The film follows two American newlyweds during their honeymoon in Paris, however the husband, played by Vincent Gallo, has an ulterior motive. This being to hunt down the psychotherapist whose twisted experiments has left him with horrific memories that slowly seep into his sexual fantasies. The doctor meanwhile is now keeping a low profile with his wife, played by Beatrice Dalle, whom he keeps locked away due to her habit of having sex and murdering just about every man she comes across.
It is soon learnt that the characters played by Gallo and Dalle were both guinea pigs experimented on by the doctor. While Dalle has completely succumbed to her animalistic urges of violence, Gallo desperately tries to contain his own. Needless to say, the film is not an easy, two scenes in particular show graphic cannibalism that is enough to put anyone off their dinner, but that does not change the fact that Claire Denis’ existential examination of carnal desire remains one of the most impactful art-house horror films to come out in the past twenty years.
9. 28 Days Later (2002, Danny Boyle)
Ever since the late great George A. Romero brought zombies to the forefront of pop culture in 1968 with his seminal classic, Night of the Living Dead, it was a long wait to find a filmmaker who was able to match Romero’s ability to make a zombie movie that achieves memorable scares while at the same time spreading a strong social message. The wait finally ended in 2002 thanks to British director Danny Boyle’s 28 Day’s Later, a film that unfortunately feels not so much as a work of escapist horror but as a disturbing prophecy.
With an excellent screenplay by Alex Garland (now a respected director in his own right), the film evokes a strong reaction watching it with modern eyes, particularly during a real-life pandemic, which unsurprisingly makes the film even more terrifying.
The film garnered controversy at the time of its release, not so much for its themes but for its decision to change the undead from being slow walkers to fast sprinters, which was seen as sacrilege to zombie purists. However, that hasn’t stopped the movie from earning an adoring fan base for its challenging themes; such as animal testing, consumerism and military intervention. While question marks persist about the validity of Boyle’s recent work, it’s his earlier films, including 28 Days Later that had earned his reputation of one of Britain’s all-time most influential directors.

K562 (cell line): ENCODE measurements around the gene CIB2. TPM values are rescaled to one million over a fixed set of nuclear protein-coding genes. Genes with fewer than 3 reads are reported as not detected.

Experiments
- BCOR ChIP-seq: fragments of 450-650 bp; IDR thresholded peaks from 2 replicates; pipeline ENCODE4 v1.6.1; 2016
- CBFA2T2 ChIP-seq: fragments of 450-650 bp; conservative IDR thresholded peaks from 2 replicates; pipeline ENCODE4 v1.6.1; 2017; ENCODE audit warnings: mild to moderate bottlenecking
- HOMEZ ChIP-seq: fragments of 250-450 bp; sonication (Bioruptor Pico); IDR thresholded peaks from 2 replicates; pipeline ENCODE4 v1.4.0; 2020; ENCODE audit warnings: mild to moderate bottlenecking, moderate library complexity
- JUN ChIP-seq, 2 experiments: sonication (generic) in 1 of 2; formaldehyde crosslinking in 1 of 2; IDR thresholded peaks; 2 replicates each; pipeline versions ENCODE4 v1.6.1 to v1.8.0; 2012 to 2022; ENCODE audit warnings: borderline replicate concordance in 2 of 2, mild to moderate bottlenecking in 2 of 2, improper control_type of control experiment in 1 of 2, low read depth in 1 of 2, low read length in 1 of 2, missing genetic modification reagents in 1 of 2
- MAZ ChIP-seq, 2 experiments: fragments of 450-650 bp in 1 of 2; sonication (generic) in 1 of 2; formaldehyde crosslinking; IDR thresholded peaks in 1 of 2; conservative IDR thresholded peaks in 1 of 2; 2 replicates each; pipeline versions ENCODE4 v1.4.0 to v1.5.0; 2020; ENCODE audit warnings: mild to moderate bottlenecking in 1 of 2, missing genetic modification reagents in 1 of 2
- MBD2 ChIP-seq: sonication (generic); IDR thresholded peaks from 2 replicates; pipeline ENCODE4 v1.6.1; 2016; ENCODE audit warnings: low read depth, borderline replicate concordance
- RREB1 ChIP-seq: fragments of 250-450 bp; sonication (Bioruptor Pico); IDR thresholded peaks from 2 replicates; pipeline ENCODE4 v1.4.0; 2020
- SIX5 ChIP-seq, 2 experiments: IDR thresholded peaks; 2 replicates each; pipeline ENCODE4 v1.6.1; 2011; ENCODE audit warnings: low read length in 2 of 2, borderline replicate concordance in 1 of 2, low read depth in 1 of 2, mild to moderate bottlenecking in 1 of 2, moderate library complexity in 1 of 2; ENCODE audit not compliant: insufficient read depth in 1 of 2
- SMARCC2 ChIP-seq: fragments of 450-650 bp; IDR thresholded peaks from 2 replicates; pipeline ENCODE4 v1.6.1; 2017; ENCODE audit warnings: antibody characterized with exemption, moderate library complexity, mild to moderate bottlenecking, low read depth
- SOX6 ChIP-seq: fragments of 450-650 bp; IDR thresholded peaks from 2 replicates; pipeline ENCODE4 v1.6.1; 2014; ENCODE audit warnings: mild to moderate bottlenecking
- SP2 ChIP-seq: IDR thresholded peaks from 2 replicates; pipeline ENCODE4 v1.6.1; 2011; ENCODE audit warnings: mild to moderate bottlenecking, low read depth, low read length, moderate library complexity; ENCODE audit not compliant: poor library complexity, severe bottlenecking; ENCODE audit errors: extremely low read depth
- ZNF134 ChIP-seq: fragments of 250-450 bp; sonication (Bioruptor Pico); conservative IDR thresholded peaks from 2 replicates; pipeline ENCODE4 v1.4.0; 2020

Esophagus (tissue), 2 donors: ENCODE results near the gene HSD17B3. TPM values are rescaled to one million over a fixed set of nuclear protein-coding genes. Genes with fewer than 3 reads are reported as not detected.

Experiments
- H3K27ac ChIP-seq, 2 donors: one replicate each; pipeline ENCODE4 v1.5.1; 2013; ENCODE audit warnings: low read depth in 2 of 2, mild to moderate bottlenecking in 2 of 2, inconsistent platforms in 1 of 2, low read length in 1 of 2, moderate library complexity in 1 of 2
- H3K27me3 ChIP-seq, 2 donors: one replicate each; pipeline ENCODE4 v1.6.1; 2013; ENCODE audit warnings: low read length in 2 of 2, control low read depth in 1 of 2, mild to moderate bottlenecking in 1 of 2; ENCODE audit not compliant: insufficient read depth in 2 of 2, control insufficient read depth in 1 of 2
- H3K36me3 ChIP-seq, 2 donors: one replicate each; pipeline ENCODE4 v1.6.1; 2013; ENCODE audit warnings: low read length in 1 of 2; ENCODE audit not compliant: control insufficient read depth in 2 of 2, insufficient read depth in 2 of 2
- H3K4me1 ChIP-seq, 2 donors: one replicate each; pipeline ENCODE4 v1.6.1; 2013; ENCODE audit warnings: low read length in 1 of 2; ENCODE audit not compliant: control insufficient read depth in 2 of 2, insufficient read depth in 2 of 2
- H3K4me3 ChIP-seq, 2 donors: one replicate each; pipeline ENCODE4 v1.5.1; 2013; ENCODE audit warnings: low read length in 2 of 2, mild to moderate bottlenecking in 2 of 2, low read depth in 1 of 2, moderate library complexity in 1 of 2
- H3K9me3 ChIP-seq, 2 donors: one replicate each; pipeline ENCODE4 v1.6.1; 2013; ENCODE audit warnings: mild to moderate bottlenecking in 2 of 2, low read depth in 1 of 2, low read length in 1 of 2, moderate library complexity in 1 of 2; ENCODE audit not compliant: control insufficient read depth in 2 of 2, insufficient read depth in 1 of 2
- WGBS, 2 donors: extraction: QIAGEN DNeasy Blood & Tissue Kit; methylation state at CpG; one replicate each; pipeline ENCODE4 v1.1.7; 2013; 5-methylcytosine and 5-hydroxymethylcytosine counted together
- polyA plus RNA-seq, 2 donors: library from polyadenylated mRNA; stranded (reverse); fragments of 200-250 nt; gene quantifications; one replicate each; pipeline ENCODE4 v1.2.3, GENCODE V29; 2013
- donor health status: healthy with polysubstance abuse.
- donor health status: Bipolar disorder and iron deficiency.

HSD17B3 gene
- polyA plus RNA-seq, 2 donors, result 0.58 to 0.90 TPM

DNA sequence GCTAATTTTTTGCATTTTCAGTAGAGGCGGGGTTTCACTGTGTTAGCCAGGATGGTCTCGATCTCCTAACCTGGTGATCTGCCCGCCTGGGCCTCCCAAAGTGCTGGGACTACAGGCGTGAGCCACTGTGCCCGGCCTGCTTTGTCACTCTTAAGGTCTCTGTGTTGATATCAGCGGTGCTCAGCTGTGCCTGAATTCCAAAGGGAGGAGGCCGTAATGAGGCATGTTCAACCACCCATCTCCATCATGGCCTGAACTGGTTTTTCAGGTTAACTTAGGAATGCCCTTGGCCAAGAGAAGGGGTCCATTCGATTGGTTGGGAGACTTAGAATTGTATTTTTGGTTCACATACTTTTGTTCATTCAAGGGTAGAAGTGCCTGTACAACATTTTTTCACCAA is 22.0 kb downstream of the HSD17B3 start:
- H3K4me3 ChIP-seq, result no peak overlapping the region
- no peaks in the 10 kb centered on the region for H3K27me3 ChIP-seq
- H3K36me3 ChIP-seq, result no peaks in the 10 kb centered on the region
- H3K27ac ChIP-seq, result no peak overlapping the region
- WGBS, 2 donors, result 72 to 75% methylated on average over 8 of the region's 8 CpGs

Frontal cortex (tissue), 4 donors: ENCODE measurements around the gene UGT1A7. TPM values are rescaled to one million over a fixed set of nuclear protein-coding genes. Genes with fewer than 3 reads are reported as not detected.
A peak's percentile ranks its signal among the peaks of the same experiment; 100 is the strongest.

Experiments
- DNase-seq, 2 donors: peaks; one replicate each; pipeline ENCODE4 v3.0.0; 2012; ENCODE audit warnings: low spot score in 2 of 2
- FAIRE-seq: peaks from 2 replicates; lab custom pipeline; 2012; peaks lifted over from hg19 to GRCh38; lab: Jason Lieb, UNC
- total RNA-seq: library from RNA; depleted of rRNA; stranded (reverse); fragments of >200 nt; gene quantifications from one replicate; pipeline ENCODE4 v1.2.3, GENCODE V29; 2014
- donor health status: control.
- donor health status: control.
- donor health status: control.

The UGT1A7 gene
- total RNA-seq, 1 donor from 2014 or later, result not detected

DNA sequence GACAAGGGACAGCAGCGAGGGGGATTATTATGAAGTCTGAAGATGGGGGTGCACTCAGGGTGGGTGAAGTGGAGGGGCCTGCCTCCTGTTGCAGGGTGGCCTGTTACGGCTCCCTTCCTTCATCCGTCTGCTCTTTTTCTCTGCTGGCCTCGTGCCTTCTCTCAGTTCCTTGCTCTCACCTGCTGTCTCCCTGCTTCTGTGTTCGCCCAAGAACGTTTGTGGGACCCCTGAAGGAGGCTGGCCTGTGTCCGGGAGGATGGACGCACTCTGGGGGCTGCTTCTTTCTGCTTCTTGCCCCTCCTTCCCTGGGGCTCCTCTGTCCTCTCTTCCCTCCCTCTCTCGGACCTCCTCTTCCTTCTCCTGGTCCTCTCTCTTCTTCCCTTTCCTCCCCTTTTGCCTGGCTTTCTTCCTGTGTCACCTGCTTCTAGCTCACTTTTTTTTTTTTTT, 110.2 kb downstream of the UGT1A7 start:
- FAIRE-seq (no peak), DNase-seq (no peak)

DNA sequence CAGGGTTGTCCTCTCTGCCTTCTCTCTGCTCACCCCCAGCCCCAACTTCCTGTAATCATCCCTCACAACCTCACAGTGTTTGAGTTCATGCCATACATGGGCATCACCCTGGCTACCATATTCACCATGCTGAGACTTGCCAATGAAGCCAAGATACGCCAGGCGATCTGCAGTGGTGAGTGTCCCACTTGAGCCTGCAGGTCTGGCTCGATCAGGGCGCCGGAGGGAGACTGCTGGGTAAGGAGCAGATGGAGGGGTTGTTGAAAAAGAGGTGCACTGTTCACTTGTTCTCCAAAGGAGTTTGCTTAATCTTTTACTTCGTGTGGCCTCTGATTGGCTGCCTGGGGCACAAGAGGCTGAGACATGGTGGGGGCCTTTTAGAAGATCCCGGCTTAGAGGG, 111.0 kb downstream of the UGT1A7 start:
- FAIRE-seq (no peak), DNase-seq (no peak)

10. The Skin I Live In (2011, Pedro Almodovar)
Why Pedro Almodovar’s name is often omitted from lists detailing the best directors working right now will forever be a mystery. Ever since his breakout hit, Women on the Verge of a Nervous Breakdown, Almodovar has continued to produce quality films that manage to juggle complex narratives with beautiful décor.
A few critics have written off his films as being too melodramatic, and while that is a genre that is easy to feel grating on an audience, the Spaniard is masterful in his approach dealing with topics such as sexual deviancy, sexual identity and religious hypocrisy among many others. But there is one film of his that stands out as being particularly taboo, 2011’s The Skin I Live In.
Heavily inspired by Georges Franju’s seminal work of horror, Eyes Without a Face, Almodovar’s loving homage stars his most celebrated muse, Antonio Banderas. The film follows a brilliant yet demented plastic surgeon that has created a synthetic skin that he experiments with on a mysterious young woman who he is keeping as a prisoner.
Almodovar described the film as “a horror movie without scares or frights”, but nonetheless it is a movie that disturbs you hours after watching it. In many ways it bears all the trademarks of an Almodovar film, notably its campy melodrama, but still it manages to get under the audience’s skin. Many see it as his most challenging film to date, but with a director as unique and fascinating as Almodovar, you would be doing yourself a huge disservice by not watching it.